Heritage, Volume 7, Number 4, Fall 1989 Page: 12
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By Patricia Haas
Where there is no vision, the people perish.
- Proverbs 29:18
rT X 1exas is rich in people with vision
and with the energy and determination
to make their vision reality.
A number of individuals and organizations
which exemplify this were lauded by the
Texas Historical Foundation at the annual
meeting in Austin on July 8. In support of
and recognition of significant historical
preservation projects and activities by
groups and by individuals, Foundation
president Bill Bailey of Jacksonville and
vice-chair of the Foundation's executive
committee Mrs. Faith Bybee of Houston
and Round Top, presented seven awards.
Dr. D. J. Sibley was given an-award in
recognition of his outstanding leadership
and long dedicated service as chairman of
the Texas Historical Foundation's Archaeology
Committee. Dr. Sibley researched,
developed, and recommended for board
approval restoration projects and archaeological
sites deemed imperative to the
preservation of Texas history. His leadership
and guidance, the unstinting devotion
of his time, and his generous financial contributions
have been, and continue to be,
deeply appreciated by the Foundation.
The Tyler County Heritage Society
received the Deolece-Parmelee Award for
outstanding achievement in historic preservation
research in recognition of its
purchase and continuing work with the
Heritage Village Museum as a repository of
Tyler County history. Accepting the
award were Christine Moor Sanders, president
of the Heritage Society, and Dottie
Johnson, editor of The East Texas Echo, a
monthly museum newspaper published by
the Woodsman in Woodville.
The Heritage Village Museum-a collection
of pioneer buildings and artifacts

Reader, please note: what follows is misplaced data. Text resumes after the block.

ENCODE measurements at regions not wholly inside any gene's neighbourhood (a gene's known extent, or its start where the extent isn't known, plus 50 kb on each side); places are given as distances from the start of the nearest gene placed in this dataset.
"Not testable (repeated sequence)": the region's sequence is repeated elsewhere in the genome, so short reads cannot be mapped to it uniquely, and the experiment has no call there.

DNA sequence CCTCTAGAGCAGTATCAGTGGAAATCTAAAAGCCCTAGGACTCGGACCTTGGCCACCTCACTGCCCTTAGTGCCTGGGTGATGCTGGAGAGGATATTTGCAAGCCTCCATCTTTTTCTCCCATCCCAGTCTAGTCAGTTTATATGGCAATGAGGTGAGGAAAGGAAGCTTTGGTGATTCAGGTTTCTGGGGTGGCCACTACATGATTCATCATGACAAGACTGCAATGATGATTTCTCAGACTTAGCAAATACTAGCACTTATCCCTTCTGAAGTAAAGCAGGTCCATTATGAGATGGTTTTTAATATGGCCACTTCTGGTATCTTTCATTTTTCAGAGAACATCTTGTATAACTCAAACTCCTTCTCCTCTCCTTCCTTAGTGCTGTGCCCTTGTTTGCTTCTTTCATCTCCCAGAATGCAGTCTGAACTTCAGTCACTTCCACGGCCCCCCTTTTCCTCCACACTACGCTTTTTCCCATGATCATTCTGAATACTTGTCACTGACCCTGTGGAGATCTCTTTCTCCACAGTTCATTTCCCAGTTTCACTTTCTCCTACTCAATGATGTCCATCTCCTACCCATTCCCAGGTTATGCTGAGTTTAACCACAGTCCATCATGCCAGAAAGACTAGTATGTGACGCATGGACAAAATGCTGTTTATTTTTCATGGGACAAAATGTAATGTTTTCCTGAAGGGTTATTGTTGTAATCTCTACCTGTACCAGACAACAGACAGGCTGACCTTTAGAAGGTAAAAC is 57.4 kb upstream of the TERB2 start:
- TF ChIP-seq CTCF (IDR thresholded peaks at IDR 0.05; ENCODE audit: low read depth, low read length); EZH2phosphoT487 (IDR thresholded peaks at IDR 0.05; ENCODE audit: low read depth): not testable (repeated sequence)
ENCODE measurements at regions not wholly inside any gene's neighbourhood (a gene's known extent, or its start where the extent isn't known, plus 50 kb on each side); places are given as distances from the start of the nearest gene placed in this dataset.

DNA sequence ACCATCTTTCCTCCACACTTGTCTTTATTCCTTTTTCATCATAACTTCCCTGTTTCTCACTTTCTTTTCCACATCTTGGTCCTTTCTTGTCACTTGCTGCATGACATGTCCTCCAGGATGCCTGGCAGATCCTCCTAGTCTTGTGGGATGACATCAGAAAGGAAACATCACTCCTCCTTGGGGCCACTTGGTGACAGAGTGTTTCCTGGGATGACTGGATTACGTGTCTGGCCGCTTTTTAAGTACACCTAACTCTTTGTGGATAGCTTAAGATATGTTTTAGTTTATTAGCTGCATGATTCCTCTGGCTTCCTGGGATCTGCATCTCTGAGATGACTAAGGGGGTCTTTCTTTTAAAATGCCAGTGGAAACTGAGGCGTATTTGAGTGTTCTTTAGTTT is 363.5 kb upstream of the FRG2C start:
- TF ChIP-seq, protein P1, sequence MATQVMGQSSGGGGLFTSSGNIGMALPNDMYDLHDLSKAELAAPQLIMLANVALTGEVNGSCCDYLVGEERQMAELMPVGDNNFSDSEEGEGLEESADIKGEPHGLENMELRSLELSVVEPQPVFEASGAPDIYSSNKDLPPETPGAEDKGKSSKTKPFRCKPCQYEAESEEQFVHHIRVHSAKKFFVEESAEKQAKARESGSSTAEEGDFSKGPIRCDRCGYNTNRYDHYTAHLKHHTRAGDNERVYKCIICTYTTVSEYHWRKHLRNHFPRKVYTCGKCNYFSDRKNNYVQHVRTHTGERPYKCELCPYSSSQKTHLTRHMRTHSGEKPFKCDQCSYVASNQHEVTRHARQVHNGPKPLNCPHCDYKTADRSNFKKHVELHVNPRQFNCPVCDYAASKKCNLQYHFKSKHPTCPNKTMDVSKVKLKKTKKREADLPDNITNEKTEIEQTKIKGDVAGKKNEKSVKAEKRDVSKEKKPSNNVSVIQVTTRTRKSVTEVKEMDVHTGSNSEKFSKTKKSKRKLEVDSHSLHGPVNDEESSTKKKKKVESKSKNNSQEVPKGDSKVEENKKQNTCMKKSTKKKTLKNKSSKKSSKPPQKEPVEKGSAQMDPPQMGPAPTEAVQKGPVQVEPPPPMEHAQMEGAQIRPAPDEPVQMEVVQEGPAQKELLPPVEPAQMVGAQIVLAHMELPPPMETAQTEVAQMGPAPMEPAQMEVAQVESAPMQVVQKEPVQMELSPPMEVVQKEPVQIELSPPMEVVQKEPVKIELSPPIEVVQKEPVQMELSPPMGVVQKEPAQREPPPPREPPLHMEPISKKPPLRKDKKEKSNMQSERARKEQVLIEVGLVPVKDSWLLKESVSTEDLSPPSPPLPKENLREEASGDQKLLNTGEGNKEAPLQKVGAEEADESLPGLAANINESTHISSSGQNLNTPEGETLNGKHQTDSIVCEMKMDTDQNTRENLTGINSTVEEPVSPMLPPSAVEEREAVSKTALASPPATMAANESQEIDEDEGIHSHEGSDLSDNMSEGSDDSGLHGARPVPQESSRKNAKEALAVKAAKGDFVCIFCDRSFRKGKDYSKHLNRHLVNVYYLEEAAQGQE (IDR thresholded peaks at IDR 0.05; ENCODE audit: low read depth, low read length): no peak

depicting life in early Tyler County-had
its beginnings in the mid-Sixties when
artist Clyde Gray began assembling Tyler
County artifacts. Under his guidance,
Heritage Village became one of the largest
repositories of early Texana in the state.
Since purchasing the Village in 1987, the
Tyler County Heritage Society has expanded
the historical focus of the Village,
bringing it to life with a continuous program
of pioneer-related activities and
exhibits, making it one of the foremost
museums in southeast Texas.
Exhibits include the hand-hewn Tolar
log cabin, built in 1866; the Z. C. Collier
Store, built in 1853; the Hillister Depot,
built in 1890; the Pickett House Restaurant
housed in the 1909 Midway School
E. J. 'VAIR
House from nearby Polk County; and the
Blacksmith Shop, built in the late 1800s.
Judith Singer Cohen, an art historian,
was presented with the Texas Historic
Preservation Book Award for her book
Cowtown Moderne: Art Deco Architecture of
Fort Worth, Texas, published by the A&M
University Press. Cohen's book is a written
and visual record of a unique era of urban
architecture in Forth Worth's history. It
presents a lively cultural history not only of
the distinctive Art Deco structures built in
Fort Worth but also of two decades of the
societal upheavals, world events, and personalities
that built them. The book
describes how an avant garde architectural
style was imported to a conservative city,
and then-via photographic documentation-reveals
the extent and variety that
form took in Fort Worth. It provides the
reader with a good sense of a style of architecture
situated in time and place.
Outstanding achievement in historic
preservation for a non-profit historical
organization was the basis for the Mary
Moody Northern Award presented to the
Archaeological Conservancy. Archaeological
Conservancy and THF board member,
Bonnie Mc Kee, says the Conservancy
is a national organization dedicated solely
to the preservation of archaeological sites
acquired through purchase or donation.
The Archaeological Conservancy has
preserved five archaeological sites in
Texas. Four are Caddo sites in northeast
12 HERITAGE * FALL 1989
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Texas Historical Foundation. Heritage, Volume 7, Number 4, Fall 1989, periodical, Autumn 1989; Austin, Texas. (texashistory.unt.edu/ark:/67531/metapth45433/m1/12/: accessed May 28, 2017), University of North Texas Libraries, The Portal to Texas History, texashistory.unt.edu; crediting Texas Historical Foundation.